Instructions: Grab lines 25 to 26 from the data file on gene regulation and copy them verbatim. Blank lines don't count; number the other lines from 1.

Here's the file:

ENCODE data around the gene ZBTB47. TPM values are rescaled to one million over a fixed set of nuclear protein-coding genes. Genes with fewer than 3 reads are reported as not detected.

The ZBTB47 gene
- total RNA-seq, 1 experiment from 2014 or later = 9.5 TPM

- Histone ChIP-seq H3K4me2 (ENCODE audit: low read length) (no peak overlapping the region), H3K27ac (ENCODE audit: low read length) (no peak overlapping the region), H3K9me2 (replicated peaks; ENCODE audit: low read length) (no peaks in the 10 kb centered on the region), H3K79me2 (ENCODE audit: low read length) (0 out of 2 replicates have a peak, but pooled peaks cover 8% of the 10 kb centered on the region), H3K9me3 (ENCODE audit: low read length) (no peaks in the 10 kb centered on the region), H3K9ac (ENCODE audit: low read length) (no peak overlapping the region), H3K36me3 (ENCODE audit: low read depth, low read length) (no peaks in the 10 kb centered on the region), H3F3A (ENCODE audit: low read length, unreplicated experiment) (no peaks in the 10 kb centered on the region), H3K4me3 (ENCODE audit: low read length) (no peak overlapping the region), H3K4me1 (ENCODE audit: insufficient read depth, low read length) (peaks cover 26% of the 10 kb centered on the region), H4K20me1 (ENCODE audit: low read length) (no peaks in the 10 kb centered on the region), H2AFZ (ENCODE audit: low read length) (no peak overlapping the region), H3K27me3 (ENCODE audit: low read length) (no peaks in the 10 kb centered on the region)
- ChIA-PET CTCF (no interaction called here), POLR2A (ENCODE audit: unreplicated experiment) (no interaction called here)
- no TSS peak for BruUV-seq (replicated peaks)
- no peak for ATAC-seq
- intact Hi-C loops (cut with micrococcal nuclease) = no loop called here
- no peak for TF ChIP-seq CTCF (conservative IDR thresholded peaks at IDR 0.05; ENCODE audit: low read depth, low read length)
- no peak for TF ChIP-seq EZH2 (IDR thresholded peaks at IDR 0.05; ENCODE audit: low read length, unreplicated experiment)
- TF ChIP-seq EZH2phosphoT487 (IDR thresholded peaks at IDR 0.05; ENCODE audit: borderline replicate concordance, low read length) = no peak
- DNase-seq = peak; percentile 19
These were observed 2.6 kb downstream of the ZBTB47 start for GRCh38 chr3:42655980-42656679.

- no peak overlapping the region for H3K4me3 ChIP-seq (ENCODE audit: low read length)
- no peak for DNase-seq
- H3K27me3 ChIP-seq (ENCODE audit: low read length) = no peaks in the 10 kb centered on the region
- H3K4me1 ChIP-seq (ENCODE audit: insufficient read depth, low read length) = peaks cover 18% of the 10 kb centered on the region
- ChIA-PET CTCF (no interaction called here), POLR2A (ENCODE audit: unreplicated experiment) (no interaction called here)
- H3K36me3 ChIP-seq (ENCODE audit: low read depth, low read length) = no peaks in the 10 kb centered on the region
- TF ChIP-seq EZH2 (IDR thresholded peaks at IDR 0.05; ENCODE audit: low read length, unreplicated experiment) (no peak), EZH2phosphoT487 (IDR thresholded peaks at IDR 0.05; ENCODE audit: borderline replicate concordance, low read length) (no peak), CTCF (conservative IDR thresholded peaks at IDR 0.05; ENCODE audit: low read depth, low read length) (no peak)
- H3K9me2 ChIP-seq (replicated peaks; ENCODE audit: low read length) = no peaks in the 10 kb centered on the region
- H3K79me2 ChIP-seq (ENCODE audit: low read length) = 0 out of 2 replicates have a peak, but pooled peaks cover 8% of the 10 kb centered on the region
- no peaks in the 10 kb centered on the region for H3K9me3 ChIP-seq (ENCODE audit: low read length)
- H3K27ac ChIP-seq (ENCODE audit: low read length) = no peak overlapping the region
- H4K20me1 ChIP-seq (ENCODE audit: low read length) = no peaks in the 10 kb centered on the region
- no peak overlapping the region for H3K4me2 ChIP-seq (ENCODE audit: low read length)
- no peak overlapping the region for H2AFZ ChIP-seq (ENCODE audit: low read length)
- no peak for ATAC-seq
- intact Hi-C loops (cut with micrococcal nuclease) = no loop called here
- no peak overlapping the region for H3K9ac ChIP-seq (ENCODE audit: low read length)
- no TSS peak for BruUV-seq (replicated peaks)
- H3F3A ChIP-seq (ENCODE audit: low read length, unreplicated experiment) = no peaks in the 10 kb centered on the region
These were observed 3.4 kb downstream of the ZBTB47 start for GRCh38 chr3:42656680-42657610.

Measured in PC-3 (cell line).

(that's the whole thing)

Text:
- H4K20me1 ChIP-seq (ENCODE audit: low read length) = no peaks in the 10 kb centered on the region
- no peak overlapping the region for H3K4me2 ChIP-seq (ENCODE audit: low read length)